Group seeks to preserve Catonsville history County mistakes create need for historic district, preservationists say

March 30, 1998|By Melody Simmons | Melody Simmons,SUN STAFF

Leery of a Baltimore County administration they say has been indifferent to historic preservation, a group of Catonsville residents plans to meet tomorrow to explore creation of a historic district.

The Catonsville Community Conservation Association will bring together county and state preservationists and historians in a panel discussion on establishing a district that would allow property tax breaks in return for approved renovations.

"Baltimore County has been notorious for falling behind the eight-ball on things like historic preservation, and it was the insensitivity of the administration that has fostered this interest," said Jim Himel, vice president of the Catonsville conservation association.

Himel gave as an example a recent error by the county's Department of Permits and Development Management, which issued a permit to demolish Maryvale Tenant House in Brooklandville, listed on the Maryland Historical Trust inventory because parts of the house dated to at least 1850.

Among other incidents that trouble preservationists:

In December, the county acknowledged a mistake in issuing building permits to renovate historic buildings at Hayfields, a controversial golf community being built on historic property in Hunt Valley, without approval of the Landmarks Preservation Commission.

In 1996, the county issued a permit to demolish the historic Samuel Owings House, built in 1767, to make way for an office tower.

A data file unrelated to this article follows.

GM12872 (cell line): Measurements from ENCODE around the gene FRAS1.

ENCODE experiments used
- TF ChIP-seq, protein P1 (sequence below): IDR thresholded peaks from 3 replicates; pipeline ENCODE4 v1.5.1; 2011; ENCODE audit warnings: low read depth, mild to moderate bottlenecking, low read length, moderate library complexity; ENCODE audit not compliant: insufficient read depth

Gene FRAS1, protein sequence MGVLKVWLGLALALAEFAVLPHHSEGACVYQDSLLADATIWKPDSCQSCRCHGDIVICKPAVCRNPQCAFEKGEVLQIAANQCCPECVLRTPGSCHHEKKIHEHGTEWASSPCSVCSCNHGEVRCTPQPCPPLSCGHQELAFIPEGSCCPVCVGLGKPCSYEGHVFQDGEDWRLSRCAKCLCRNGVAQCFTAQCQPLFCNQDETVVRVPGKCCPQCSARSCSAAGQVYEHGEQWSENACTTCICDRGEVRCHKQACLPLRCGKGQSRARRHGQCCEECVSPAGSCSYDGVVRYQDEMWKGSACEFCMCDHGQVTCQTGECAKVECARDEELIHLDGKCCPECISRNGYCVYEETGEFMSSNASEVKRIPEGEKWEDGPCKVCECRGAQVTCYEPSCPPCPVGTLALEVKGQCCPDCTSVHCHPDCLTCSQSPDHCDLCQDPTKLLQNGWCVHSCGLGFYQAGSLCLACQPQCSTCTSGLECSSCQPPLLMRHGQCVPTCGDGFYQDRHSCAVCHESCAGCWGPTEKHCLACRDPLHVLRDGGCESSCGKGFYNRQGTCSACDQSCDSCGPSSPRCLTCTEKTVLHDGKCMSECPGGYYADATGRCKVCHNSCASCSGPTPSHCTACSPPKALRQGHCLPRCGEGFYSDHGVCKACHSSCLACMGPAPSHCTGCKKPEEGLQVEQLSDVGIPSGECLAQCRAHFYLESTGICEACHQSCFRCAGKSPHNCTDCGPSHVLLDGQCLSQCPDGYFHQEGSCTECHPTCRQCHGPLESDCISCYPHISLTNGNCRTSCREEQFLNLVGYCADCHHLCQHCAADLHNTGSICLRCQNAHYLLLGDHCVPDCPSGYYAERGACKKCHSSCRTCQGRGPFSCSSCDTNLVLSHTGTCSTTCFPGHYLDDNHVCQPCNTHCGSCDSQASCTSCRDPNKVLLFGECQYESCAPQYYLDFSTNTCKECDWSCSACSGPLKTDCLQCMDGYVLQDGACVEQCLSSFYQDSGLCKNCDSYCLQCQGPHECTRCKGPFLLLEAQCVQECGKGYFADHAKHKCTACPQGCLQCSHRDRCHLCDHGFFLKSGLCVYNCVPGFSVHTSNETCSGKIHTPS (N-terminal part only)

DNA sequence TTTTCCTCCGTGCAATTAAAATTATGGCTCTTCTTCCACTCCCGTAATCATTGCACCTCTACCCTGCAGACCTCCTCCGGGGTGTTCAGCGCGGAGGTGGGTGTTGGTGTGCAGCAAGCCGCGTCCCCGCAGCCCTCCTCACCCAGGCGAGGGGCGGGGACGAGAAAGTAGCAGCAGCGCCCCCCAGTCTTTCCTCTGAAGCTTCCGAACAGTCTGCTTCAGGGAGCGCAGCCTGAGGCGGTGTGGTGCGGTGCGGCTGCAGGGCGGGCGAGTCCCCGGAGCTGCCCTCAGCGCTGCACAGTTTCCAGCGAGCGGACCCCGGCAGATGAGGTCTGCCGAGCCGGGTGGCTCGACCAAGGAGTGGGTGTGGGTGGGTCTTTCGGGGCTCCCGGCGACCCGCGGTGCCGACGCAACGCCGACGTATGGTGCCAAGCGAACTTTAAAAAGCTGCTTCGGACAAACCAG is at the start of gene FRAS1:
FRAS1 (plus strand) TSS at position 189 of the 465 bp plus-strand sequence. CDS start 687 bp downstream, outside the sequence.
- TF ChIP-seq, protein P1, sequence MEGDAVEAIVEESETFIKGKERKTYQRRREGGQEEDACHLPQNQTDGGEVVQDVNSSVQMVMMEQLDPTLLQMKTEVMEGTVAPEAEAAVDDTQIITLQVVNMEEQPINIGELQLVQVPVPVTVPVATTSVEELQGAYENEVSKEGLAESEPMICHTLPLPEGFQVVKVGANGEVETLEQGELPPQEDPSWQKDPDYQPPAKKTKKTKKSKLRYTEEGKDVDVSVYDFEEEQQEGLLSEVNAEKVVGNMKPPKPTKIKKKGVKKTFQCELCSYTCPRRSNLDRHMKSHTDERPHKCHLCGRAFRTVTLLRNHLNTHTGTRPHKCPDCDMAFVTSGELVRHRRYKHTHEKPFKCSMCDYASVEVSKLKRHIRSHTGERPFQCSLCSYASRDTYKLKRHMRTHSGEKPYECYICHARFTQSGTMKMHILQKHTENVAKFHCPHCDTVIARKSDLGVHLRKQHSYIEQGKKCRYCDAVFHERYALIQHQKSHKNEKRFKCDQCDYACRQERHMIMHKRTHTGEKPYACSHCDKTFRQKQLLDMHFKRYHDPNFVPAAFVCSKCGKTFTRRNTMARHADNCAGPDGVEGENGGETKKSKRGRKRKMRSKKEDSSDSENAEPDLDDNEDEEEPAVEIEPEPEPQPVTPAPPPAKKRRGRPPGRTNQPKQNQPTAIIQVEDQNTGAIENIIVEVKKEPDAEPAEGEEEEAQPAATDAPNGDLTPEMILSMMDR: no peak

In December, a 190-year-old cabin near Sudbrook Park was demolished by a developer concerned that preservation efforts would interfere with his plans for an assisted-living facility.

A Catonsville historic district would require preservation of certain Victorian-era houses in the area, built as summer homes for Baltimore residents who boarded the Short Line railroad for a trip to what was known then as "the country."

Today, many of the large homes remain in good condition and sell for at least $300,000. A historic district designation would require owners to restore homes using federal design standards that would be monitored by the Maryland Historical Trust, said Elizabeth Hughes, administrator of the trust's statewide preservation programs.

That could be costly and a drawback, said County Council Chairman Stephen G. Sam Moxley, a Catonsville Democrat.

Concerned about costs

"I do have concerns about the cost of repairs for some of the older homes," Moxley said. "But it's one way to preserve Catonsville's heritage as an old summer community for the wealthy."

Himel said community activists are uncertain which part of Catonsville would be targeted first as a historic district, but preliminary plans are to establish one residential area and then add to it.

"Over time, more and more property owners will recognize the advantage of the historic district and the opportunity it provides to the central business district," he said. "We'll be protecting the historic ambience and character of the district."

County Council would vote

Hughes said that if residents decide to pursue the historic district, they must petition the county's Landmarks Preservation Commission with specific boundaries. The commission would submit its recommendation to the County Council, which would vote on the district.

"Catonsville has a very wonderful residential district," Hughes said. "The main street has been dealt with unsympathetically in areas by some property owners over the years, but that can be revitalized."

Pub Date: 3/30/98

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